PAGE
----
China's President Xi Jinping, left, and South Korean President Park Geun-hye shake hands before a meeting Thursday, July 3, 2014, in Seoul, South Korea. The leaders agreed to work together to address North Korea's developing nuclear program.

Korean Peninsula a Dangerous Area for Diplomacy

China and South Korea united against North Korea's nuclear program Thursday, the same day Japan announced lowered sanctions against Pyongyang.

China's President Xi Jinping, left, and South Korean President Park Geun-hye shake hands before a meeting Thursday, July 3, 2014, in Seoul, South Korea. The leaders agreed to work together to address North Korea's developing nuclear program.

China's President Xi Jinping, left, and South Korean President Park Geun-hye shake hands before a meeting Thursday in Seoul, South Korea. The leaders agreed to work together to address North Korea's developing nuclear program.

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Thursday held good news and bad news for North Korea.

The good news for supreme leader Kim Jong Un’s North Korea is that Japanese Prime Minister Shinzo Abe announced that Japan would lift some of its sanctions against Pyongyang, according to Reuters.

The bad news for the country is that China and South Korea agreed to unite against North Korea's nuclear program, according to The Associated Press.

During a two-day trip to Seoul, South Korea, Chinese President Xi Jinping met with South Korean President Park Geun-hye to discuss North Korea’s nuclear missile testing. The two leaders reportedly agreed collaboration may be necessary in working toward a denuclearized Pyongyang, according to the BBC.

Pyongyang has performed three atomic tests since 2006, according to the AP. The BBC reports that the most recent test took place in 2013. All three incidents resulted in U.N. sanctions, according to the BBC.

[READ: South Korea Says Rival North Korea Fires 2 Short-Range Missiles Into Waters in Apparent Test]

North Korea tested a series of non-nuclear missiles this week ahead of the Chinese president’s arrival in South Korea. The country has vowed to continue its missile launches, despite international criticism.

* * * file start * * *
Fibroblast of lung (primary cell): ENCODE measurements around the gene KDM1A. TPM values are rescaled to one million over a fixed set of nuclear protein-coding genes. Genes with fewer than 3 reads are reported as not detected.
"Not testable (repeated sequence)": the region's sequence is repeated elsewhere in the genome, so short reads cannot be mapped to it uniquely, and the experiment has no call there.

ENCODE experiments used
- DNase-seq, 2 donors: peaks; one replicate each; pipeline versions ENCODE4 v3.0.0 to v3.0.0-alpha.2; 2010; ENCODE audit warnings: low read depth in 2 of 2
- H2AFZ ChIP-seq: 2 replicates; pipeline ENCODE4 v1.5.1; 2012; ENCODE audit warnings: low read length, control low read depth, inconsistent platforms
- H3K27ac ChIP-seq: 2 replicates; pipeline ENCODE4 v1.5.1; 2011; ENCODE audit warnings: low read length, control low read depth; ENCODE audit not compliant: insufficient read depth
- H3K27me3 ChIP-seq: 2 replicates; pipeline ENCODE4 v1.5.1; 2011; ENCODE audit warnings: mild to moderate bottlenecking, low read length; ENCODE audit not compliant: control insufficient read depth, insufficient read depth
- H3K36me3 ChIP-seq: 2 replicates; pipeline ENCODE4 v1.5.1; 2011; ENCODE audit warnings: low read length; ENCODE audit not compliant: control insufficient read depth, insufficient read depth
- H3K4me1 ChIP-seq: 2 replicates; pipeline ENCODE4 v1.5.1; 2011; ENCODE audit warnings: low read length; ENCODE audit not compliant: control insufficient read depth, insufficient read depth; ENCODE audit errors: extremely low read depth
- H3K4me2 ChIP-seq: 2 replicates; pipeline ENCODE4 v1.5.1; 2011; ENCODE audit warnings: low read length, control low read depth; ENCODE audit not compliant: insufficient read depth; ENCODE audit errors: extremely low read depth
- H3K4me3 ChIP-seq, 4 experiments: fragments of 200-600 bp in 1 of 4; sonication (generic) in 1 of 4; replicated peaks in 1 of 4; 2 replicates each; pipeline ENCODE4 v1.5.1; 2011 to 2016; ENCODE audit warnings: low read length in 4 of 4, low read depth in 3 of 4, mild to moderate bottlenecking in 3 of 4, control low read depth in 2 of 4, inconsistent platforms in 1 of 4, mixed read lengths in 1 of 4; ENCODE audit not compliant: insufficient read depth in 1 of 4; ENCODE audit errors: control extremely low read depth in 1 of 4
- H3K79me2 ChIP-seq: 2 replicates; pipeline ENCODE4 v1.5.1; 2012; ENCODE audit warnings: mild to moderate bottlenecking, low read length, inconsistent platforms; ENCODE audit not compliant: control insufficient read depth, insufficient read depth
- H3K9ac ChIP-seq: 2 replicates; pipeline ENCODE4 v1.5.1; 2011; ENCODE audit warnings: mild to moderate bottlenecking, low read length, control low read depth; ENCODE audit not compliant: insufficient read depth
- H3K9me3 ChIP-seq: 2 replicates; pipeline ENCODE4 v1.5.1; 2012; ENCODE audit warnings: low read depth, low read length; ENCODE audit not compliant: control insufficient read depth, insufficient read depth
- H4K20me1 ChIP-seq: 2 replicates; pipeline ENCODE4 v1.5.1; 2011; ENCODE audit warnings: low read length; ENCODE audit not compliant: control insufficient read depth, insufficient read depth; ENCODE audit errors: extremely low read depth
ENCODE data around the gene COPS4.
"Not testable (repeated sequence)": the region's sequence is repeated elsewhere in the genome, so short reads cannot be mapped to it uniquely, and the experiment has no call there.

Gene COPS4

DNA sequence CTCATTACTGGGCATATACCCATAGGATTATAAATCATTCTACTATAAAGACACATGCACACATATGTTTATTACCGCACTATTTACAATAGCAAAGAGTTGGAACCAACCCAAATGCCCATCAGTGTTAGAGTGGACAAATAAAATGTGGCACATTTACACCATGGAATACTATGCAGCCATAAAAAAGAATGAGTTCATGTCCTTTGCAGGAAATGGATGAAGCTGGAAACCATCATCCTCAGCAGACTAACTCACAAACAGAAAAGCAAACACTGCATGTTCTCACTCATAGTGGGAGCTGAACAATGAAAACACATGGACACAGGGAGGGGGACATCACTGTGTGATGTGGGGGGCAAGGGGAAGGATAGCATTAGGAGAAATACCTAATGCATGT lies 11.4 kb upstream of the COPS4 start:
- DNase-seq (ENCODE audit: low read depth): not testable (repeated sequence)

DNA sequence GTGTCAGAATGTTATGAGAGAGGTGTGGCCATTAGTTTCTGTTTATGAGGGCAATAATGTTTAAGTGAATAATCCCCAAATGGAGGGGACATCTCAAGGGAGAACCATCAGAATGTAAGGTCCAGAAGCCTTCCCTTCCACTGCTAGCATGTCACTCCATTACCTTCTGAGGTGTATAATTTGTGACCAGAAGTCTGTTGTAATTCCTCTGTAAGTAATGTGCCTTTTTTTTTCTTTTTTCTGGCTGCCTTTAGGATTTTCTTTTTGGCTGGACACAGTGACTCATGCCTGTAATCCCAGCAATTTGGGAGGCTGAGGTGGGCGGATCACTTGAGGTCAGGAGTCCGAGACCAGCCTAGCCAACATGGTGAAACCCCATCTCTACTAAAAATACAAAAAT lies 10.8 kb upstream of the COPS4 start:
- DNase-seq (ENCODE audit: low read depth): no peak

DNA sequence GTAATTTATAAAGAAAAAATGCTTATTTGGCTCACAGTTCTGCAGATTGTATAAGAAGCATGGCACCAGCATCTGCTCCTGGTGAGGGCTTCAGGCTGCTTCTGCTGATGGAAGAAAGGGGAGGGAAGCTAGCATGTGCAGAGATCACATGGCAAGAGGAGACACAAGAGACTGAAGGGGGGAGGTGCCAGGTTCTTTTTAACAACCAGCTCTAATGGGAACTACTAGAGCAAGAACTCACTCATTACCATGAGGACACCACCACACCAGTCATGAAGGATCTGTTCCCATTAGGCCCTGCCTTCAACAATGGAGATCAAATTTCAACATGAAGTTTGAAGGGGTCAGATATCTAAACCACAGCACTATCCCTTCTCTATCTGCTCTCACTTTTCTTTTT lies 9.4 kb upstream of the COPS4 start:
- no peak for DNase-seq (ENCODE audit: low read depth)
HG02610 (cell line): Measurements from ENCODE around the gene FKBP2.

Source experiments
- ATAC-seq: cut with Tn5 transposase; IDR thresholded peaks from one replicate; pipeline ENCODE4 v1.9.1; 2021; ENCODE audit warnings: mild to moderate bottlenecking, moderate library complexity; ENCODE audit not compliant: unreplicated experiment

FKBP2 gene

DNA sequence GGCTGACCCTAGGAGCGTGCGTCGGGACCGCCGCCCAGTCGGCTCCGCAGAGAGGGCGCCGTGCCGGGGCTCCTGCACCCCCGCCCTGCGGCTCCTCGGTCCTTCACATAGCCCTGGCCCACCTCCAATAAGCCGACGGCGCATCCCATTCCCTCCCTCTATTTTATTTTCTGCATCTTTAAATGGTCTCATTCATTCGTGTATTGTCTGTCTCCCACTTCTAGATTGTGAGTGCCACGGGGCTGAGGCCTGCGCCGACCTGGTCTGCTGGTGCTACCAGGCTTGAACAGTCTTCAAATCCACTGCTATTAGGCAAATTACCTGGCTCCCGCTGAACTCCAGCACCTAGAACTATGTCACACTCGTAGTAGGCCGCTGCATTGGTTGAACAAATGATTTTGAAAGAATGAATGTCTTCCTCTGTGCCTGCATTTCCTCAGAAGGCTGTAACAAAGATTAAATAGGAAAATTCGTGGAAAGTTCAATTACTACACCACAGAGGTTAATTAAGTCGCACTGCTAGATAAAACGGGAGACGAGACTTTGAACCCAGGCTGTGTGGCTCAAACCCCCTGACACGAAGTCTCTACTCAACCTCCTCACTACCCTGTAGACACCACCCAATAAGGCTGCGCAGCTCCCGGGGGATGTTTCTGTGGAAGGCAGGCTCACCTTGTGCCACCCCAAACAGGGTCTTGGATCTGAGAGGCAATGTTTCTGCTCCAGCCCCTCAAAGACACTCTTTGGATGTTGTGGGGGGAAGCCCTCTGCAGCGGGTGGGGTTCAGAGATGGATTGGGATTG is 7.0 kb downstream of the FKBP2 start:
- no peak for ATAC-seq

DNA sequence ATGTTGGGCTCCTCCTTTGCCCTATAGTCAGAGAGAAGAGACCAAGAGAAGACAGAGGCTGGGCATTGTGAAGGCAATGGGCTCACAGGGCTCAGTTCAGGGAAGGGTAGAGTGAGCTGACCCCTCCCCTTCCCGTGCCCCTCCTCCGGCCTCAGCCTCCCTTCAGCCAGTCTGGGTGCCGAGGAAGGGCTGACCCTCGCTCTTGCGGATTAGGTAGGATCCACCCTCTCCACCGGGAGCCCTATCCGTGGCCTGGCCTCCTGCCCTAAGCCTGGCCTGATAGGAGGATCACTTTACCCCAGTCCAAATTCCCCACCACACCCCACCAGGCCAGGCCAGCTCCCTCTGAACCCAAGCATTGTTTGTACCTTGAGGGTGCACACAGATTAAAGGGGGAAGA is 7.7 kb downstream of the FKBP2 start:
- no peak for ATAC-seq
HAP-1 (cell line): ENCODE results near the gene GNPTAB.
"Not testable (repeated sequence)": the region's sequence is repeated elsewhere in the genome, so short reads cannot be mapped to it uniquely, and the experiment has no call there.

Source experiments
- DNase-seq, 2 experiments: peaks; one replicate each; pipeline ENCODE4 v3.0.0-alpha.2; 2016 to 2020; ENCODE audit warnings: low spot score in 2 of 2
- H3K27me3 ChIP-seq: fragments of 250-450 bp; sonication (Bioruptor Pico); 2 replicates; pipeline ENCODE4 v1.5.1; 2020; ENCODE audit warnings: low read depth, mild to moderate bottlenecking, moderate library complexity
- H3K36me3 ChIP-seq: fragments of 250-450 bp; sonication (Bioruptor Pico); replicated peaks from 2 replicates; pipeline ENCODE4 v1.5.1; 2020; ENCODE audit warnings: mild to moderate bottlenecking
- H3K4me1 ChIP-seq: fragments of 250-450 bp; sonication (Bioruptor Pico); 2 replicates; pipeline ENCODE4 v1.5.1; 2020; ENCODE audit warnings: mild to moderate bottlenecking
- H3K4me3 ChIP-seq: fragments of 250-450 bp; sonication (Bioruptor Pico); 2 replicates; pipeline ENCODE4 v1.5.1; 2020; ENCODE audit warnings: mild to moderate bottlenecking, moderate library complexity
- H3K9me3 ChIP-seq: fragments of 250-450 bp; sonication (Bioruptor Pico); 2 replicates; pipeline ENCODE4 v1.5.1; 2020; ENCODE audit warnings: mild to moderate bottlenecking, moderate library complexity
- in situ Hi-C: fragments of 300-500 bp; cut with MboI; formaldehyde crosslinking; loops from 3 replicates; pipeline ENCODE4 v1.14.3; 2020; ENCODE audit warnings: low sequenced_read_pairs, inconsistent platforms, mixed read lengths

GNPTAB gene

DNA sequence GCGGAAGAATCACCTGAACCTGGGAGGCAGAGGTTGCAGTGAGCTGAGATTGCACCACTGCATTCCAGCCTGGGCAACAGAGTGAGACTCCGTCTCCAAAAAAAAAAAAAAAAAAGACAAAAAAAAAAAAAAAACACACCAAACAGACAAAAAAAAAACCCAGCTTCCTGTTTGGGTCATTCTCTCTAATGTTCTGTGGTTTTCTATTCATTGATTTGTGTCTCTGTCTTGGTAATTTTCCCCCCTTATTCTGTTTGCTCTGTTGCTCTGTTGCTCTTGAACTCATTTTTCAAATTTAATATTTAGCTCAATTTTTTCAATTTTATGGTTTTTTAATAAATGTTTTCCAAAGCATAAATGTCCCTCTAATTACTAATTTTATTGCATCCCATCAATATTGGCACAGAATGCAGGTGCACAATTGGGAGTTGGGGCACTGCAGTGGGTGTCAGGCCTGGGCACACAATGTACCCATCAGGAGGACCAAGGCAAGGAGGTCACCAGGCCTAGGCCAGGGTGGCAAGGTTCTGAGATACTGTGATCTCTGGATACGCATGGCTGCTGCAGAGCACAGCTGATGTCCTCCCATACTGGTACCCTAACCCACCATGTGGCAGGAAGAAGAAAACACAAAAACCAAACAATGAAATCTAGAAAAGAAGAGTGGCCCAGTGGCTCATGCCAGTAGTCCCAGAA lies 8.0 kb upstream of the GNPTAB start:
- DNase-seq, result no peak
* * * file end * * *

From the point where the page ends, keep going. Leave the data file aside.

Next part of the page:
"No matter how desperately the U.S. may find fault with [North Korea], it will continue to hold drills of launching high-precision tactical guided missiles, targeting the citadel of the gangsters," a North Korean military spokesman told Pyongyang news outlet KCNA, as reported by The Wall Street Journal.

China's leadership has typically visited Pyongyang before Seoul during trips to the Korean Peninsula, at least since Beijing and Seoul formed diplomatic ties in 1992, according to the AP and The Guardian.

President Xi's meeting in Seoul Thursday and subsequent condemnation of Pyongyang’s nuclear program has been described as a snub against North Korea.

“They will not feel good about this,” said Koh Yu-hwan, a North Korean studies professor at Seoul’s Dongguk University, according to the AP.

[ALSO: 2 Americans Held in North Korea]

China finds itself in a precarious position, as it is one of North Korea’s most important allies in terms of political and economic support, according to The New York Times. But Xi has not visited Pyongyang, nor has he invited Kim to Beijing, according to The Times.

Despite potentially wavering relations with China, North Korea managed to improve its ties with Japan this week after Japanese Prime Minister Abe announced lowered travel and economic sanctions between the two countries.

North Korean officials launched an “unprecedented” investigation into the abduction of 17 Japanese nationals kidnapped in the 1970s and 80s, Abe said, according to The Japan Times.

North Korea has definitively returned five of the abducted individuals to Japan, according to the Times. Pyongyang officials claim the rest are either dead or no longer in North Korea.

But officials said Tuesday that North Korea would form a 30-member team to investigate the issue further.

[MORE: Japan to Ease Sanctions in Return for Abduction Probe]

Abe apparently rewarded Pyongyang’s internal investigation by opening Japanese ports to North Korean ships traveling for humanitarian purposes. The Japanese Times speculates that this could open the door to Japan exporting goods like medical supplies to Pyongyang.

Tokyo has thus far honored the trade embargo imposed on North Korea through U.N. sanctions. The U.N. has also frozen Pyongyang’s assets abroad.

American relations with regional allies South Korea and Japan are being challenged by a politically active Beijing. Japan announced Tuesday it would reinterpret its pacifist constitution and increase its military activity, according to The New York Times.

“The growing pressure from China has changed the political debate within Japan,” said Kazuhisa Kawakami, a political expert at Meiji Gakuin University in Tokyo, according to The Times.

China and South Korea’s condemnation of North Korea this week conflict with Japan’s eased sanctions. Chun Yungwoo, the national security adviser to former South Korean President Lee Myung-bak, speculates China’s cooperation with South Korea could be a move to drive a wedge between Seoul, Japan and the U.S.

“Xi can’t afford to miss this opportunity to make bad relations between Japan and the Republic of Korea as bitter as possible,” he said, noting tension between Seoul and Tokyo that includes a heated dispute over the ownership of small islands in the waters between the two nations, according to The Wall Street Journal.